3.1 Demonstration of the law
Let A be an autosomal gene that is found in a population in two allele forms, A1 and A2 (with the same frequencies in both sexes of course). As there is codominance, 3 genotypes can be distinguished. According to the hypotheses/conditions of HardyWeinberg (HW), the individuals of the n + 1 generation will be assumed to be the descendants of the random union of a male gamete and a femal gamete.
Consequently, if, by generation n, the probability of drawing an A1 allele is p, then that of producing an A1A1 zygote after fertilization is p x p = p^{2} and similarly for A2, that of producing an A2A2 zygote is q x q = q^{2}. The probability of producing a heterozygote is pq + pq = 2pq. Finally, p^{2} + 2pq + q^{2} = (p+q)^{2} = 1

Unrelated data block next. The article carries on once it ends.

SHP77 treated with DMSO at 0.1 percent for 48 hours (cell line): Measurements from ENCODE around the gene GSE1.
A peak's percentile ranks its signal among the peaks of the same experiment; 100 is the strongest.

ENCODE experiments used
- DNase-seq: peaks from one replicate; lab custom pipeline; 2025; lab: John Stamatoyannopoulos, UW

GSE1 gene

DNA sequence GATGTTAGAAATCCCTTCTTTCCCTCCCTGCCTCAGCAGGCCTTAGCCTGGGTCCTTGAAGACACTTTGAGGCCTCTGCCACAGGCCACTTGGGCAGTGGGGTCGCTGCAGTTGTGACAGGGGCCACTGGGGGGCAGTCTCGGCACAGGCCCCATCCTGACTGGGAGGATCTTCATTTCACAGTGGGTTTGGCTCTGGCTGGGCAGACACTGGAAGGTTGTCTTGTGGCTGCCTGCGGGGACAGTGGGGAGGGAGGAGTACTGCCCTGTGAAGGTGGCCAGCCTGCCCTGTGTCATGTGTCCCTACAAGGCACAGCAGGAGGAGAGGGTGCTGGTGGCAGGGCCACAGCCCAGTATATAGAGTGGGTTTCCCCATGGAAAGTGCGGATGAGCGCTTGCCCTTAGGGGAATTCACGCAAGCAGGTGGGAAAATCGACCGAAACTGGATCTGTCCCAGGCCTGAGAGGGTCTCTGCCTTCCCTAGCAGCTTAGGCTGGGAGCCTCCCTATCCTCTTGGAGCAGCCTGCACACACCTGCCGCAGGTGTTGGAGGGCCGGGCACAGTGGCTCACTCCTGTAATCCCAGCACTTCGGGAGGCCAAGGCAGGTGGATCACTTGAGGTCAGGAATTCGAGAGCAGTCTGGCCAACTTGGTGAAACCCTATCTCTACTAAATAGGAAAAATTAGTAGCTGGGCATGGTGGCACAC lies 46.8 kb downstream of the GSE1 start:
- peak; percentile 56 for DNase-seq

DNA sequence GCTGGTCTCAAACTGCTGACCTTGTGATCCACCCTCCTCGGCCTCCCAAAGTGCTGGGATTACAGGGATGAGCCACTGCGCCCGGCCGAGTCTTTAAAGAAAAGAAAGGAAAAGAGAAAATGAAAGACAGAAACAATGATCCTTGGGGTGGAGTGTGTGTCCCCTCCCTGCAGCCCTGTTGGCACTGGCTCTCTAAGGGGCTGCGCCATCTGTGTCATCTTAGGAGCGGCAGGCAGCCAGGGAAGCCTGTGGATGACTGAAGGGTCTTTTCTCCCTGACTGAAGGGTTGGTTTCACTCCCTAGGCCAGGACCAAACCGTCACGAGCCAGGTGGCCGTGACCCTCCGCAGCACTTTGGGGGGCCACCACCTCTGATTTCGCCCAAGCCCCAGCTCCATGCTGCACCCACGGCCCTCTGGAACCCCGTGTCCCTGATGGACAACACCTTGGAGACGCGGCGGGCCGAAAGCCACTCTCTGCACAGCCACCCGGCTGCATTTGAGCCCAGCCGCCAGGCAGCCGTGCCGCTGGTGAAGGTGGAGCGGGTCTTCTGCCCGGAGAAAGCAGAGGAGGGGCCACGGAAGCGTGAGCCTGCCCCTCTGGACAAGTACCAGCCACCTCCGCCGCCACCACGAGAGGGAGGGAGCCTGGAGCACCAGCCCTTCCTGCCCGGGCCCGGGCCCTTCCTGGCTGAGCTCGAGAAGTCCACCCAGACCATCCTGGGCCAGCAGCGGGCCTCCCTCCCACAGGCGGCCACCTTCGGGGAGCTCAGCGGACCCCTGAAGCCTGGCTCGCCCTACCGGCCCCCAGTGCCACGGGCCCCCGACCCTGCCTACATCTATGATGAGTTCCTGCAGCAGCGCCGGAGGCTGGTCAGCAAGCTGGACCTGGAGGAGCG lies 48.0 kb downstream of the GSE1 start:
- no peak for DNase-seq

A1A1  A1A2  A2A2  
D = p^{2}  H=2pq  R = q2  < sous HW 
A1  A2  
(p)  (q)  
_________  __________  
A1 (p)  A1A1 (p^{2})  A1A2 (pq) 
A2 (q)  A1A2 (pq)  A2A2 (q^{2}) 
 (The allele frequencies can only be used to calculate the genotype frequencies if they are subject to HW)
 the allele frequencies remain the same from one generation to another
 the genotype frequencies remain the same from one generation to another
3.2 Exercises

exercise: Show that, in the absence of panmixia, two populations with similar allele frequencies can have different genotype frequencies (by doing this, you show that there is a loss of information between genotype and allele frequencies):
example : for p = q = 0,5
answer:
 if H = 0> p = D + H/2 = 0.5 >D = 0.5 H = 0 R = 0.5
 if H = 1> D = R = 0 > D = 0 H = 1 R = 0

answer:

exercise: calculation of the genotype and allele frequencies, calculation of the numbers predicted by HW (theoretical numbers of individuals), and confirmation that we are indeed in a situation subject to HW :
AA AB BB 1787 3039 1303 N=6129 DN HN RN 
answer: